RealAudio: “Flower Lady (Phil Ochs)”
With producer KRAMER, Draper has found an amazing person to help her in the studio. She is grateful that they have had the opportunity to work together. They record in his home studio called Noise NY, using a MAC with Logic Audio. Draper ads, “I got on my first compilation because of him. A small label called Wood Records contacted him asking to do a Phil Ochs tune for their “Ochs Tribute” album, and he said that he would like to record a song and I did “Flower Lady” for the CD (The one on my CD is an alternate version from what is on the Wood Records comp). Other folks on the tribute album include Jad Fair and Daniel Johnston, neither of whom I have ever met, but I am a fan of their music so that was a treat!”
Karen also discussed her chosen tools of the trade. “My guitar is an acoustic steel string Simon & Patrick (not a very well known name, I know). I cannot say for certain, but I think I remember the guy at Alto Music (where I bought the guitar) saying it was made in Canada. I have had it for over 7 years. Before that I had a Yamaha. A mike stand once fell on my Simon & Patrick, banged it up pretty good, but I got it fixed and now it has a nice little scar from that traumatic experience. I think it gives it character!”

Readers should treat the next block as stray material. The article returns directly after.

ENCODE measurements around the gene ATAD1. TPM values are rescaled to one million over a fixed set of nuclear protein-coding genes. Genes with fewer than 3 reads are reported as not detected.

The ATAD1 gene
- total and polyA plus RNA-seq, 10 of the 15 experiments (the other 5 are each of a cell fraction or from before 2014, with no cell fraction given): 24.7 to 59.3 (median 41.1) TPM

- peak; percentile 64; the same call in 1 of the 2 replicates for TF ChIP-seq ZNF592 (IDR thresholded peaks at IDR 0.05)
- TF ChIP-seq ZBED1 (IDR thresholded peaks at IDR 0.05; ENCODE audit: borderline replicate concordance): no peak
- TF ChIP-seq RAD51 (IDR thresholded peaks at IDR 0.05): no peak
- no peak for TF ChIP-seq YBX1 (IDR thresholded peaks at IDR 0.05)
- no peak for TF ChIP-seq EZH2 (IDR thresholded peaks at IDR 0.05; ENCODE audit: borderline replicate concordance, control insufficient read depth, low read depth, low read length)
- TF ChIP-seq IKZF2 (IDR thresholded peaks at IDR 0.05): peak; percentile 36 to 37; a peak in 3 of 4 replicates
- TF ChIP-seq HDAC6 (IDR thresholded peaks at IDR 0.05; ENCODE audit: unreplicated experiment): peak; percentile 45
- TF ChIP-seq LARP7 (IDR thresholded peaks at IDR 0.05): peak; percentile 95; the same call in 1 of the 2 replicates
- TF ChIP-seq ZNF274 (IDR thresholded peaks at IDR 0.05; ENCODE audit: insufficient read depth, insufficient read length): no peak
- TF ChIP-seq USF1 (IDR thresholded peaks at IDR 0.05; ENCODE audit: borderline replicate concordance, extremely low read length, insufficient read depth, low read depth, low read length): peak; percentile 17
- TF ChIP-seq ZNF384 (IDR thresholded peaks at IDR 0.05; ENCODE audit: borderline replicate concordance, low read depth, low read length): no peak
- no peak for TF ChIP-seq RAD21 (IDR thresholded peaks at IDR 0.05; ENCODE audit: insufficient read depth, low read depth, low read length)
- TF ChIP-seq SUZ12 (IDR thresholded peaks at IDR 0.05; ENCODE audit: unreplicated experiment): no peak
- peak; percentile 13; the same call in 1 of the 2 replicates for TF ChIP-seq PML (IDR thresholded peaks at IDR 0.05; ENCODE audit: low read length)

“When I first moved to New York City, about 4 or 5 years ago, someone broke in my car and stole my entire CD collection that I had carelessly left in a big box in the front seat. I was so relieved that they didn’t take my guitar I had put in the trunk!”
RealAudio: “A Little Bit Goes”
The comparisons to other artists, such as Joan Baez, by the media seem meaningless to her, it merely makes her think about postmodernism (postmodernism questions whether an objective understanding of other cultures, or music being the case, is possible). Those feelings seem to reflect upon what we have become and how sentient beings can lose touch with their spirituality by dealing with everything on a superficial level. Music as introspective as Draper’s goes beyond that and pulls out who we really are from the inside.